Needing an option to align triplet playback to Swing Ratio percentage

• Feb 7, 2022 - 08:40
Reported version
S5 - Suggestion

Extensive discussion and example scores here

I'm providing a graph for those of the more visual persuasion.

      Swung Tripets at 60 and 50 percent Graphic.png

The user interface could be as simple as:

     •  two additional radio buttons
     •  three editable fields that pre-populate according to the Swing Ratio so that
               field 3 = Swing Ratio
               field 2 = Swing Ratio ÷ 2 <-- See my note in the Update below
Triplet Swing Alignment Dialog for MuseScore 02.png

Update 2022-02-07:
Upon seeing the 0, 30, 60 onsets as logical for 60% swing I extrapolated a formula without without testing.
The calculation Swing Ratio ÷ 2 works for 60% swing (and even 66%) however at 50% the result is two sixteenth and an eighth. And for 75% swing the triplet onsets would be at 0% 37.5% 75%, and I'm not sure what that would sound like.

Nevertheless the results from 58% to 66(.7)% seem reasonable, and as mentioned in the discussions, the 2nd triplet onset if of less concern. So MuseScore could post a "warning" or only have Set triplets onset to: enabled when the selected percent is in that 58% to 66(.7)%range, as shown highlighted in green below. Regardless, the user can customize the affect if needed by editing the fields.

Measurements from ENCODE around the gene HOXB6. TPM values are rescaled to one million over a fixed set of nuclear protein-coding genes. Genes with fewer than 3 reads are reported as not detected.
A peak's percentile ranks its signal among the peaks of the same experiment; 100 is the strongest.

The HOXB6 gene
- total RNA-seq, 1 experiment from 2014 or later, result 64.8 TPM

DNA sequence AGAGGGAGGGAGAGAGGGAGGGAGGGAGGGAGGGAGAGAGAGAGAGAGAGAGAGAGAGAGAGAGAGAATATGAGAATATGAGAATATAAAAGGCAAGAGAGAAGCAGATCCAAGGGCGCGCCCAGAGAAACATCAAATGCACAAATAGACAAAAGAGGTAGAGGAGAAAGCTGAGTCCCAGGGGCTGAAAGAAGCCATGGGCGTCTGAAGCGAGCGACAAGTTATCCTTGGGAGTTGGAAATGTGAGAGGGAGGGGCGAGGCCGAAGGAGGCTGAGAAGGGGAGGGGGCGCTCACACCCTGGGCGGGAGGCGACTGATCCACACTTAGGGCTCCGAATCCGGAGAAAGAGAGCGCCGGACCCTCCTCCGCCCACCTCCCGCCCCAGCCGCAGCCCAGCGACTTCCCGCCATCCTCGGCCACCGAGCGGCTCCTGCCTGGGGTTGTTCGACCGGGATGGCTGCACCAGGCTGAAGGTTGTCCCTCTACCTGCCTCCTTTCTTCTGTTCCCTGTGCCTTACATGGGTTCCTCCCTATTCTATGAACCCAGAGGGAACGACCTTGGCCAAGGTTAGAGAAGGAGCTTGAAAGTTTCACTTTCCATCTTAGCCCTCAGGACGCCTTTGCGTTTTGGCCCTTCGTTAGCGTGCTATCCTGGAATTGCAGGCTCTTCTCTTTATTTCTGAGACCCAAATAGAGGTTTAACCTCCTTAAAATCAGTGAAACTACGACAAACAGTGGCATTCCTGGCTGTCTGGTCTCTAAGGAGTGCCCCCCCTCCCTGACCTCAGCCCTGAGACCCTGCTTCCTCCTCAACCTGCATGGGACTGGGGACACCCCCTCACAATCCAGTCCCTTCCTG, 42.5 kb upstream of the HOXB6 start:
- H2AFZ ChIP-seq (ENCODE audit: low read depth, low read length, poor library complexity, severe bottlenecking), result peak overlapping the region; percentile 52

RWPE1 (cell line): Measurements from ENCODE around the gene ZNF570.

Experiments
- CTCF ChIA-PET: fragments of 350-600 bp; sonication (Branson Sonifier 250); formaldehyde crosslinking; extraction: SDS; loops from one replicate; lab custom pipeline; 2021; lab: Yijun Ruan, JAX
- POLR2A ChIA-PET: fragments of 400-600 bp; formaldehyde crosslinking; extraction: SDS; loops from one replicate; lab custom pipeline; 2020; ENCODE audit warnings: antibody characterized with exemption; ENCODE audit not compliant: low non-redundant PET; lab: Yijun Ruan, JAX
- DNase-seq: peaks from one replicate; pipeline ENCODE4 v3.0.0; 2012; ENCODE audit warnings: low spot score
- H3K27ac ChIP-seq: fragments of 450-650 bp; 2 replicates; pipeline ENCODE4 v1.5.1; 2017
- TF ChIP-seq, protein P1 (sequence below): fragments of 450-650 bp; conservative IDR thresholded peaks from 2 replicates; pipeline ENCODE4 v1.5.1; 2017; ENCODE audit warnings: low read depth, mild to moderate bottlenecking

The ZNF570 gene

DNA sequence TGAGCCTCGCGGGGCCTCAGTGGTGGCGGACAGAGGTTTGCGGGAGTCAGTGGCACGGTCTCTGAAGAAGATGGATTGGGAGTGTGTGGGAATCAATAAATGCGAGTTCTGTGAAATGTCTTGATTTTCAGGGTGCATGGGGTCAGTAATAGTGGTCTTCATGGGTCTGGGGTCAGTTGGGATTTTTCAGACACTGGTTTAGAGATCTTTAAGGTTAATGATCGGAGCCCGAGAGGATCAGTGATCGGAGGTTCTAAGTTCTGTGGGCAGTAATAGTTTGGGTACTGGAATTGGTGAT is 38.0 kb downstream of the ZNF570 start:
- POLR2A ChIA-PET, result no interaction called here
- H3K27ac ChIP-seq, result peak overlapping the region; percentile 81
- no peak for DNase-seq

Swing ratio chart.png



Workaround No Yes

As noted in the referenced thread, the workarounds are the same as any other situation where you wish to write one thing but hear it played as if you notated something different (in this case, triplets played as if they were 10-tuplets): either use invisible notes in another voice to achieve the desired playback, or notes on an invisible staff, or in this specific case, alter the ontime of the notes (eg, using the various articulation plugins).

Not sure if that was meant as sarcasm or as humor or what, but for the record: the idea that one can notate eighth notes and have musicians play back long-short is a notation that has been used and understood by millions of musicians for a century or more. It's a completely accepted part of music tradition at this point, so of course MuseScore supports it. On the other hand, the idea of notating a triplet but having musicians play it as a 10-tuplet with hits on 1, 4, and 7 has most likely never appeared in published music or been played in any professional performing or recording situation, ever. I'm not saying MuseScore should never provide tools to help composers who wish to create their own one-of-a-kind experimental notations like this, but it's important in prioritizing to understand that this is what is being requested here.